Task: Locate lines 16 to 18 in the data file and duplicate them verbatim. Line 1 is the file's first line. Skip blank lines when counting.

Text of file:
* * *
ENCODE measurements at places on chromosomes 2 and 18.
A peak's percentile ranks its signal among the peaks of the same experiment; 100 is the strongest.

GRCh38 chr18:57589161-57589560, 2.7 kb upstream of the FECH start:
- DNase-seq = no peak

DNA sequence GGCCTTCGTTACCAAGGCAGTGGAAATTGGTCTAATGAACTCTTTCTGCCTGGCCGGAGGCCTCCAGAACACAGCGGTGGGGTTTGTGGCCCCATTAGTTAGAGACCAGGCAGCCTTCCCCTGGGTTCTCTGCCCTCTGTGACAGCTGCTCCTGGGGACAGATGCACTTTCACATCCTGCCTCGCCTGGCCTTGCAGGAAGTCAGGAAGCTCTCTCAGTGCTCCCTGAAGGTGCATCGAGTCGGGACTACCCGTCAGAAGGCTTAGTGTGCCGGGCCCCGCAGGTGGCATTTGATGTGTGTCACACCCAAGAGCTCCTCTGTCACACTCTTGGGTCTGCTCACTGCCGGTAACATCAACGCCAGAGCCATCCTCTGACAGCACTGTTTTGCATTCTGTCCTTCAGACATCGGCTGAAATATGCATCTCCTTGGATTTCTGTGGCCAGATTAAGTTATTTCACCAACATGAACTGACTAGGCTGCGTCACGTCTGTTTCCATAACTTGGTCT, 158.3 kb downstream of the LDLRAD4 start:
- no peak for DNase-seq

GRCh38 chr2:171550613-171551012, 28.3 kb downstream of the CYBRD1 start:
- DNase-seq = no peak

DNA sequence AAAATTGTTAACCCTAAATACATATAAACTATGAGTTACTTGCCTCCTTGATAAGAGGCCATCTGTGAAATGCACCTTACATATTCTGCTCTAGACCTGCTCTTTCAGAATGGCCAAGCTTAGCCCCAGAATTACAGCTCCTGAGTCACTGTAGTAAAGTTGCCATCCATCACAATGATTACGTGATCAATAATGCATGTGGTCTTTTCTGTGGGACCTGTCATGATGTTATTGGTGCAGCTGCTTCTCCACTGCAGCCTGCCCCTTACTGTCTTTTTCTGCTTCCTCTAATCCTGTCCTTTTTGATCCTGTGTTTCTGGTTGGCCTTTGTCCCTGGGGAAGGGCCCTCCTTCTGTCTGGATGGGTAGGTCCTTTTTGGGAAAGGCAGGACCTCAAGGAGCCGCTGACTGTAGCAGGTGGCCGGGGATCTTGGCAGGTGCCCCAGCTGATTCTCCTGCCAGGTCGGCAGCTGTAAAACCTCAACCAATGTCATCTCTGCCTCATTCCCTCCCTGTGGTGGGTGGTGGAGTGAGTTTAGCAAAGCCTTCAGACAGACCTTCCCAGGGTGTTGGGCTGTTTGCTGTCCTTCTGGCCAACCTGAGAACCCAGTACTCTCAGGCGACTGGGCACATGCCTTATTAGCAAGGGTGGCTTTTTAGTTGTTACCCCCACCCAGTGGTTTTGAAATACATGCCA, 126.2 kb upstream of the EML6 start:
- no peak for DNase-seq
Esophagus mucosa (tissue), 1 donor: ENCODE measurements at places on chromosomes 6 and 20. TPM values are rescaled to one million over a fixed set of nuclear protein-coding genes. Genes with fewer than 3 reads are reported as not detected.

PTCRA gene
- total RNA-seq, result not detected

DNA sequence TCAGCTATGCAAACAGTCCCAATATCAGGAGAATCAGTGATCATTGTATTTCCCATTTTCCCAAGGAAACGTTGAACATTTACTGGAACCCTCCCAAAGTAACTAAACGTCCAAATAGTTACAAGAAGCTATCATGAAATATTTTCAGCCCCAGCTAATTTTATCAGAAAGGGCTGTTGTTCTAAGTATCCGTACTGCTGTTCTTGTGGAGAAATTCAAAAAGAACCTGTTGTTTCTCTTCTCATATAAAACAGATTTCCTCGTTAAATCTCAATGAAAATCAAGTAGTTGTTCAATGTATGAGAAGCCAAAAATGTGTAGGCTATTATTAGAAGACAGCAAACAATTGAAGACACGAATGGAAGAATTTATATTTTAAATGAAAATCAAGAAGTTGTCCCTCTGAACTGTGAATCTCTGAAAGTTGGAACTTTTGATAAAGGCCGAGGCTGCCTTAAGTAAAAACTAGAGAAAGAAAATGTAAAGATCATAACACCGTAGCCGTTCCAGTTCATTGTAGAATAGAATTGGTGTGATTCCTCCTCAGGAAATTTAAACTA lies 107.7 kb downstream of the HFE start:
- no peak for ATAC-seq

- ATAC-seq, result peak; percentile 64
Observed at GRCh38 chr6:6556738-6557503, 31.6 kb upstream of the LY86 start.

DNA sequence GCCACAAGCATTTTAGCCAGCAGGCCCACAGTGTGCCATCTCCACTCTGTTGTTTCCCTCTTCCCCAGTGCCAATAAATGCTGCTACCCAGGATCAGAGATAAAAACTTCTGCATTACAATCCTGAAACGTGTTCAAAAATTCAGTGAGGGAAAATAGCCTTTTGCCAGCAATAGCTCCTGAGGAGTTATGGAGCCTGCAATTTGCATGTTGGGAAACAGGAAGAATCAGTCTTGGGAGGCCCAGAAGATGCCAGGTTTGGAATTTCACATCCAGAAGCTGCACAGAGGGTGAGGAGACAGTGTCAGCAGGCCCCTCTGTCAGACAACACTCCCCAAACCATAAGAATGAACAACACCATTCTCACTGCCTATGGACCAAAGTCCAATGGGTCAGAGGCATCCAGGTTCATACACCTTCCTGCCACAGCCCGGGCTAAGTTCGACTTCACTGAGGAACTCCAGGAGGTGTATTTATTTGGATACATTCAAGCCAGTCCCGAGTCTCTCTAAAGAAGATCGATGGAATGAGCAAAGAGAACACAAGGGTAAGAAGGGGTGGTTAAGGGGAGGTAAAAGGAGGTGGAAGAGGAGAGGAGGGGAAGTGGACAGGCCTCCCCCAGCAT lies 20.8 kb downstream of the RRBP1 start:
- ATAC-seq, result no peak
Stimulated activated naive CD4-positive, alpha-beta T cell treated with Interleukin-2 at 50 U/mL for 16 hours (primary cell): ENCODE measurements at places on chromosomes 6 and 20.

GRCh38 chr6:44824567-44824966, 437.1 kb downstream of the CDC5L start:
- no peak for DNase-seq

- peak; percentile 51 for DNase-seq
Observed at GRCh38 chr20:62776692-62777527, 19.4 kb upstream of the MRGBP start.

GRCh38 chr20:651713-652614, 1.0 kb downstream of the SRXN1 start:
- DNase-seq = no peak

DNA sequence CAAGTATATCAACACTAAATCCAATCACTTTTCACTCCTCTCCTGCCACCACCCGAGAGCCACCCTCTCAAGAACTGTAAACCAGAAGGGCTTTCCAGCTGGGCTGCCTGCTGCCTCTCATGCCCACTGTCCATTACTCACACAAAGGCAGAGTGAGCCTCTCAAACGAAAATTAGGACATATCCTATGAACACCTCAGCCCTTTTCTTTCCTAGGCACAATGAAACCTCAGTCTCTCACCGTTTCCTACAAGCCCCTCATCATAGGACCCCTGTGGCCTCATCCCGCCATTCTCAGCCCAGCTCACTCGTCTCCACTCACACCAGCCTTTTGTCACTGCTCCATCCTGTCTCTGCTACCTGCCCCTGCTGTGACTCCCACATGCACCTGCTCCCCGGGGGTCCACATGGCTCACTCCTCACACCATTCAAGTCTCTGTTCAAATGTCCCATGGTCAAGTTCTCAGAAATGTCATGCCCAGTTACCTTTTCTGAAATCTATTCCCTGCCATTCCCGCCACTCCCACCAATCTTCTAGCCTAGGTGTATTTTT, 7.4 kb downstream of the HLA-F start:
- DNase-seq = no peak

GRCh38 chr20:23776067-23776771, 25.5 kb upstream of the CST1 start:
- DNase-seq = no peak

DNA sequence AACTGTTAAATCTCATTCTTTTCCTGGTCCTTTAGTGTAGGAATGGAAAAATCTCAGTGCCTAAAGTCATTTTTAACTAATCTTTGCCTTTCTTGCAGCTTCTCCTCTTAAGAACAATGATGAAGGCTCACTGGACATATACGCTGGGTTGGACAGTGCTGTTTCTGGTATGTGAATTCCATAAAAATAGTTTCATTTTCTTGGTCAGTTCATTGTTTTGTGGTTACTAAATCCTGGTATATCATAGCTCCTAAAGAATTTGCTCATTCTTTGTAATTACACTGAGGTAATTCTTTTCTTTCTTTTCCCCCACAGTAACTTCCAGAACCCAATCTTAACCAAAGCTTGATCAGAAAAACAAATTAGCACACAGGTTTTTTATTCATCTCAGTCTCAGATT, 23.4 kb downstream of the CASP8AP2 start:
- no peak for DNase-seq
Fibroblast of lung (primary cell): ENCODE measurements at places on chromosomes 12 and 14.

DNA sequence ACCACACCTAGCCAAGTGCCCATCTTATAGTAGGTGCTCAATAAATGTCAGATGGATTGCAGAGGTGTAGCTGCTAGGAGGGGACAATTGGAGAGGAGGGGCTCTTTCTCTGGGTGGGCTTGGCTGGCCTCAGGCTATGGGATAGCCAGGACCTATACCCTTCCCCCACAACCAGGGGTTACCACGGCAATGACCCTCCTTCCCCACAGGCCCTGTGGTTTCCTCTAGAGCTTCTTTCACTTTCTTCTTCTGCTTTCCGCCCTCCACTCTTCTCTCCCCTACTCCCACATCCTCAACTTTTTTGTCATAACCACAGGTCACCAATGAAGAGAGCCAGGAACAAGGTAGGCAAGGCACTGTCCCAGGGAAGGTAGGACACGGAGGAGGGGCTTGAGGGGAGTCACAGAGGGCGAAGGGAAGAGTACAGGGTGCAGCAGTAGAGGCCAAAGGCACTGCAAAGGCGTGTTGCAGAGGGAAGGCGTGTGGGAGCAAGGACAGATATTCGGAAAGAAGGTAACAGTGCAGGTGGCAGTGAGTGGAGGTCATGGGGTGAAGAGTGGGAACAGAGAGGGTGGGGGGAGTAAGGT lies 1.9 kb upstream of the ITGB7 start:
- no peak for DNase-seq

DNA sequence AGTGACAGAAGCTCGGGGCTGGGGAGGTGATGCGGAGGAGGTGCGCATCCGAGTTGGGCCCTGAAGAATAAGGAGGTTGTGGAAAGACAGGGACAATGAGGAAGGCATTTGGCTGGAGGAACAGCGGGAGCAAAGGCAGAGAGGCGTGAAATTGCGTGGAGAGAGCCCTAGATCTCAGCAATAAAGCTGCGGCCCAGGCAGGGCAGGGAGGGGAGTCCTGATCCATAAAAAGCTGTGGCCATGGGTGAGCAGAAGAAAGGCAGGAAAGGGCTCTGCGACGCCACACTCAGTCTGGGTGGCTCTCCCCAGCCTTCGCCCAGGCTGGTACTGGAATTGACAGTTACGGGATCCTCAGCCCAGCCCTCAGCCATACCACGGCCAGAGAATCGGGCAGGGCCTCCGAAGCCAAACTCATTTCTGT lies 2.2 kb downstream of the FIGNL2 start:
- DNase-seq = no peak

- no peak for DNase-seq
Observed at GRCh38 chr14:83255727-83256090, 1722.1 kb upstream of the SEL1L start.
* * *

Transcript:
- ATAC-seq, result peak; percentile 64
Observed at GRCh38 chr6:6556738-6557503, 31.6 kb upstream of the LY86 start.

DNA sequence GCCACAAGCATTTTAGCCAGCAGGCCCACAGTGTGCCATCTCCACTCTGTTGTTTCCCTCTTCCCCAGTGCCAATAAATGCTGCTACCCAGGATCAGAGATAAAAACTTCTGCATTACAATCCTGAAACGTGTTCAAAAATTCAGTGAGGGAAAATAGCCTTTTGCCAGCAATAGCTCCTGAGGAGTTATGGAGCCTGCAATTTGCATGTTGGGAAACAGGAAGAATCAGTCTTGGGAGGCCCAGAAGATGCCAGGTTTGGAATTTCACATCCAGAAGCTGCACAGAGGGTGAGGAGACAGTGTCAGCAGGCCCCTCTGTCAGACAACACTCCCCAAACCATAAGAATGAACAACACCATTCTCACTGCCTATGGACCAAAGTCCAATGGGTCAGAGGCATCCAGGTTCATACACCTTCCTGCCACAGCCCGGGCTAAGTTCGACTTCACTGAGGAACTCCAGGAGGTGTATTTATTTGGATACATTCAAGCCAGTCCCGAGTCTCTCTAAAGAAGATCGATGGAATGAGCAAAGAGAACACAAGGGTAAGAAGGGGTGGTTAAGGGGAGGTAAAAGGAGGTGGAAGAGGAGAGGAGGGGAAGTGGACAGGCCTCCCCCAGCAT lies 20.8 kb downstream of the RRBP1 start: